HARRISON COUNTY, MS (WLOX) - It's a fight that heats up every spring in Harrison County. Strong winds whip up sand along the beach and dump the mess across Highway 90. Some areas are more than a foot deep.
"It is a constant battle during the spring time," said Speedy Rettig, an MDOT Area Supervisor. "We have anywhere from 15 to 20 men down here."
The forces sometimes involve as many as 120 state transportation employees and all sorts of sand clearing equipment. Their strategy is to scoop up the excess sand from the roadway, then dump that sand in designated areas. The loads can add up to as much as 6,000 yards a day.
"With it being as dry as it is, it's like chasing BBs. It rolls around. It won't stay in the trucks. It won't stay in the buckets," said Rettig.
Harrison County Sand Beach crews provide reinforcement. They move in to pick up the dumped sand and pump it back on the beach.
"It's been a little bit worse this year than in previous years," said Chuck Loftis, Harrison County Sand Beach Assistant Director. "And we're trying to do some profiling now to try to move some of that sand and material away from the boardwalks and the seawall."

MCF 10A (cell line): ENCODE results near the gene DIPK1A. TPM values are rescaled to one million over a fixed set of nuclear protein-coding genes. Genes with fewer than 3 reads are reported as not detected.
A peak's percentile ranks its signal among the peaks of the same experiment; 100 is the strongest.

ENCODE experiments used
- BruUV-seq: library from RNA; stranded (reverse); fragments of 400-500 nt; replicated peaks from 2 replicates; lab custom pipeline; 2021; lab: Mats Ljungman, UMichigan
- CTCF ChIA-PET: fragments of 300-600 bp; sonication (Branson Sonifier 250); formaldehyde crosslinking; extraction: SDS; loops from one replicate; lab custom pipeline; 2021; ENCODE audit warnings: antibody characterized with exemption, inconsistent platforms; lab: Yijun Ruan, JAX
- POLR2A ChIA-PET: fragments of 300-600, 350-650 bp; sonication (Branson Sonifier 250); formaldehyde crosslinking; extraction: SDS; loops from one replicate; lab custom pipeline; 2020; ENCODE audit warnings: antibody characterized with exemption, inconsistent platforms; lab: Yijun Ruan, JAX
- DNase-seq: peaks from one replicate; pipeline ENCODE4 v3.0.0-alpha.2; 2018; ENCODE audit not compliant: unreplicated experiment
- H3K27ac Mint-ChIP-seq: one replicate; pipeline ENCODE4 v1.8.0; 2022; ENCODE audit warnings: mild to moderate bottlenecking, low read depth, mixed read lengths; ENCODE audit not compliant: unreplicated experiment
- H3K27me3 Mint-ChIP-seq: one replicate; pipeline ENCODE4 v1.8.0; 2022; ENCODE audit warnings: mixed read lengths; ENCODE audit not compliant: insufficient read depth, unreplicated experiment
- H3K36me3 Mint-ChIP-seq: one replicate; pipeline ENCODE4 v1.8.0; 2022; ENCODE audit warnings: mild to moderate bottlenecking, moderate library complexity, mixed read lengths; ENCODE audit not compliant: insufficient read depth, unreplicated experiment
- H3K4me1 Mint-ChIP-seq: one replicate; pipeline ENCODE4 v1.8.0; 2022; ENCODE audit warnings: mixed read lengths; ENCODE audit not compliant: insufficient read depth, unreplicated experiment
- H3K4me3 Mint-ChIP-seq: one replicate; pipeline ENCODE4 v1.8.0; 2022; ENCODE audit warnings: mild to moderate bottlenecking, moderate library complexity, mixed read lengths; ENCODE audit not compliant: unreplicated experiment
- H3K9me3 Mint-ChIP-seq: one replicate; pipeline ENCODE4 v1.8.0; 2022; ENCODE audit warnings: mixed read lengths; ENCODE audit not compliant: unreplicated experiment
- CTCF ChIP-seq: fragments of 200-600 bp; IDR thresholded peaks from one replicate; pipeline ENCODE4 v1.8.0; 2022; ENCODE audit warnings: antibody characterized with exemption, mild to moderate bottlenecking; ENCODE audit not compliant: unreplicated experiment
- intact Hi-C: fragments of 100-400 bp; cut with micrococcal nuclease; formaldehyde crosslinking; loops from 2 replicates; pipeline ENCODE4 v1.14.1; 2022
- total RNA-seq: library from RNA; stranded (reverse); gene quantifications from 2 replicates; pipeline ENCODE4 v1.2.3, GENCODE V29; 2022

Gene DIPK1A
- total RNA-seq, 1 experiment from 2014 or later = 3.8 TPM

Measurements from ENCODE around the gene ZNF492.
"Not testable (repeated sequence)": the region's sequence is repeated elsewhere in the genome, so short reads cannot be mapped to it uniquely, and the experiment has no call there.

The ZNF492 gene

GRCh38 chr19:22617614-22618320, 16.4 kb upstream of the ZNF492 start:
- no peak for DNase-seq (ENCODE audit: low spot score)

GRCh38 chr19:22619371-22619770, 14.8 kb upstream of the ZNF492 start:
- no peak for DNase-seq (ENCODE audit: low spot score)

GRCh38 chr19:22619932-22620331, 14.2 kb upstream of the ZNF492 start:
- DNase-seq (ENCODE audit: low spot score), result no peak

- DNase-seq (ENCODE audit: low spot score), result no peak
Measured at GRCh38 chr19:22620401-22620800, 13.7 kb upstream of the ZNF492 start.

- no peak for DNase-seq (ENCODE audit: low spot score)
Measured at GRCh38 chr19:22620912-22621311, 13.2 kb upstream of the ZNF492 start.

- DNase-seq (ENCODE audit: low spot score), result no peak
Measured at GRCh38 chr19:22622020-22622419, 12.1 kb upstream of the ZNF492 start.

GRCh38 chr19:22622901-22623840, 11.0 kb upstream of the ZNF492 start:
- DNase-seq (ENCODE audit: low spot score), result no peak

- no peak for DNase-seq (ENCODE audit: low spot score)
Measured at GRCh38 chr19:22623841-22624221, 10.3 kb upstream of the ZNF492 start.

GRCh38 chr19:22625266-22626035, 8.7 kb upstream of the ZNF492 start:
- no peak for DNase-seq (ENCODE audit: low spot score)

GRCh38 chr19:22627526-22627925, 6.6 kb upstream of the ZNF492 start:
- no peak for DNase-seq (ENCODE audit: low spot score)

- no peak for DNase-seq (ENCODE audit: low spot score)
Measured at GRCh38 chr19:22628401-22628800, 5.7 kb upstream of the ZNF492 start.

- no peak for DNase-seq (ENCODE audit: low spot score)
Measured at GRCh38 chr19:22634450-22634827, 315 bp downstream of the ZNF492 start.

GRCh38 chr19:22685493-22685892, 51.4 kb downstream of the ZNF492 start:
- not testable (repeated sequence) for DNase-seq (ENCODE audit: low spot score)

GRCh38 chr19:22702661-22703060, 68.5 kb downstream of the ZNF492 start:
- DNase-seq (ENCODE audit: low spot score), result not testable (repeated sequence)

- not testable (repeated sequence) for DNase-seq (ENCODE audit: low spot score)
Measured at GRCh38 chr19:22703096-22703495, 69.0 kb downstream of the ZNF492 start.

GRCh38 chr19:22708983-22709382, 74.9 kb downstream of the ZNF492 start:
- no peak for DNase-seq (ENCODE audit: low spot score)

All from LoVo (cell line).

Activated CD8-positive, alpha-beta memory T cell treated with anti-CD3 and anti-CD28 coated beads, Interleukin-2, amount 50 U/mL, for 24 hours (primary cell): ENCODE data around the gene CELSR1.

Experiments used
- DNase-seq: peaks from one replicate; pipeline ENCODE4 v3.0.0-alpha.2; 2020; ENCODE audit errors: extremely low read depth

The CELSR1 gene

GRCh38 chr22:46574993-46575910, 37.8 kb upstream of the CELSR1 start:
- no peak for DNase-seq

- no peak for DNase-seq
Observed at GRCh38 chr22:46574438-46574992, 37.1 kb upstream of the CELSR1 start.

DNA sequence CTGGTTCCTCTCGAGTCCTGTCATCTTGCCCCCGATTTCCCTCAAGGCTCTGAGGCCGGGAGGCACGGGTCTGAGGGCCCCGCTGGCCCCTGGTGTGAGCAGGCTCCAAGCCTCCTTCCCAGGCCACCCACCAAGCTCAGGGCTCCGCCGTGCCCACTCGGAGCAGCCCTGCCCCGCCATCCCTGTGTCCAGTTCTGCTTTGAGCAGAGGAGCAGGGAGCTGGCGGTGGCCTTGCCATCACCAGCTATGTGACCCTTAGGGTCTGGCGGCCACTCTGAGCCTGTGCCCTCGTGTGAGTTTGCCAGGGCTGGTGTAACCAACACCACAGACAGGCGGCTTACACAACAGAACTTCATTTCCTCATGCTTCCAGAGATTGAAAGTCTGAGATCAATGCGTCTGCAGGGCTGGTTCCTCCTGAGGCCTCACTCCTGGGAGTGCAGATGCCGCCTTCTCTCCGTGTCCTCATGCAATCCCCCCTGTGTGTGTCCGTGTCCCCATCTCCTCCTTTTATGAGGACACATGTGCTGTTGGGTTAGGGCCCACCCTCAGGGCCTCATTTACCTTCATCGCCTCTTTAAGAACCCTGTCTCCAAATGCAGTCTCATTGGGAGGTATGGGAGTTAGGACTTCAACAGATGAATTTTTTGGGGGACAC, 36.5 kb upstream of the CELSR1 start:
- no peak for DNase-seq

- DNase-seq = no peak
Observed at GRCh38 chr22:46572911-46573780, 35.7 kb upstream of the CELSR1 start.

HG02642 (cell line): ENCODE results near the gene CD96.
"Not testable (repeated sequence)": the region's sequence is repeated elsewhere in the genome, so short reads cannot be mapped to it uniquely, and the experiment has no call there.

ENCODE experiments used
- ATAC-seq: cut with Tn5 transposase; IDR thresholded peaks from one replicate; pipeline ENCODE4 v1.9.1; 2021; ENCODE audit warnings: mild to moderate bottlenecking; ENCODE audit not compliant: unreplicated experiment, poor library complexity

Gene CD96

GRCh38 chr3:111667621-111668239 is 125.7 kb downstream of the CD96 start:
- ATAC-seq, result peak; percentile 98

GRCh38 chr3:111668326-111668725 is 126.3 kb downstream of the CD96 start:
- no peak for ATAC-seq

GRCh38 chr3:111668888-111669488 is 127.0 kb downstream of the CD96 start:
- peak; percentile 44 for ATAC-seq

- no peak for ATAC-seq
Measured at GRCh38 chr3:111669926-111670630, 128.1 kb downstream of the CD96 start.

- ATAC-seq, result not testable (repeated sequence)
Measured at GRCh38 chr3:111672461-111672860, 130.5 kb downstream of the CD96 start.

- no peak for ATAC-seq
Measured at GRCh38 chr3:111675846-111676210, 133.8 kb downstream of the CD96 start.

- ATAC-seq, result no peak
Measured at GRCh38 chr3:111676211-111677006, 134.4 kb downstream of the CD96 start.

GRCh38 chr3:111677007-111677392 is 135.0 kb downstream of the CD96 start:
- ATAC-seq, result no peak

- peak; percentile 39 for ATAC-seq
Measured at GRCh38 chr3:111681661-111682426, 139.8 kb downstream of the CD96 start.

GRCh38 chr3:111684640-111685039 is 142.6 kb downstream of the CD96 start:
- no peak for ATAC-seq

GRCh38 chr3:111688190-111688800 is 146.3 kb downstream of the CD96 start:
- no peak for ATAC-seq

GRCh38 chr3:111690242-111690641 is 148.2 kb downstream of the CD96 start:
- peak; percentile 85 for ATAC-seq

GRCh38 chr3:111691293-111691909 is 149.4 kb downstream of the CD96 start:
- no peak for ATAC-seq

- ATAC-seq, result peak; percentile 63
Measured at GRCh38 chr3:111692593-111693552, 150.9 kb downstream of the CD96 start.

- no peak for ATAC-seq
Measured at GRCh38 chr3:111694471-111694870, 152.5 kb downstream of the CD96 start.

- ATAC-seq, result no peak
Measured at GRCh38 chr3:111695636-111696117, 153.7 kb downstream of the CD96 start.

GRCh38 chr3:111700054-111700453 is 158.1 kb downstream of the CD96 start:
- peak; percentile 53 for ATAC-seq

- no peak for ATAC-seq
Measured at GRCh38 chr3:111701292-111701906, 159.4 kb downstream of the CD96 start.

The seawall and concrete boardwalk, along with thousands of feet of fencing and newly-planted dunes, help collect some of the sand.
"When you have 25 to 30 mile per hour winds for three days, it's going to blow sand, no matter what we have on the beach right now," said Loftis.
This battle is expected to drag on for at least another month.
"It all depends on what the winds do," said Rettig. "Everybody that works in the maintenance crews on the coast knows that in the spring, we're going to have the sand. It's going to blow up."
Removing all the sand means longer work days for the crews. However, because the extra hours are expected this time of year, MDOT and the Harrison County Sand Beach Department include the overtime in their annual budgets.